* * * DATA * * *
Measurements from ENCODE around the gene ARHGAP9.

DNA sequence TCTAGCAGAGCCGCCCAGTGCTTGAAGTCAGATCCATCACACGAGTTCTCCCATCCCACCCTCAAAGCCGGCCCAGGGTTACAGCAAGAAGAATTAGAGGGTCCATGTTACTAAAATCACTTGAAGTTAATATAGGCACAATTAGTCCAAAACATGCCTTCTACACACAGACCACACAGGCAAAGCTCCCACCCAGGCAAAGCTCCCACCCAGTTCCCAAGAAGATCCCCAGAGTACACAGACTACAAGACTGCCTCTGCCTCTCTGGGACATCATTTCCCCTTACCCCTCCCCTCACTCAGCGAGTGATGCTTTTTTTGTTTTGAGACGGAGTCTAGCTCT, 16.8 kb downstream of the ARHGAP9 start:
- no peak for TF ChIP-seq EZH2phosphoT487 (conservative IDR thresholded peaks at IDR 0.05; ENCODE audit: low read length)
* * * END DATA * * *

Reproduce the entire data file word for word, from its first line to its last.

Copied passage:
Measurements from ENCODE around the gene ARHGAP9.

DNA sequence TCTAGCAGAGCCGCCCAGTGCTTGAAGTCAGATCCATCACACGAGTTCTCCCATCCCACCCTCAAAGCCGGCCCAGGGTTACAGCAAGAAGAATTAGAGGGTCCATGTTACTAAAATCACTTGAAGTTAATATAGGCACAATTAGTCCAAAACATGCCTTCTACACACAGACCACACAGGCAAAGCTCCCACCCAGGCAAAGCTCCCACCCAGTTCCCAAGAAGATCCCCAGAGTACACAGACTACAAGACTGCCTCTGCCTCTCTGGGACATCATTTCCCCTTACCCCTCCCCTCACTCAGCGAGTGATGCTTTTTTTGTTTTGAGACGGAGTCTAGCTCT, 16.8 kb downstream of the ARHGAP9 start:
- no peak for TF ChIP-seq EZH2phosphoT487 (conservative IDR thresholded peaks at IDR 0.05; ENCODE audit: low read length)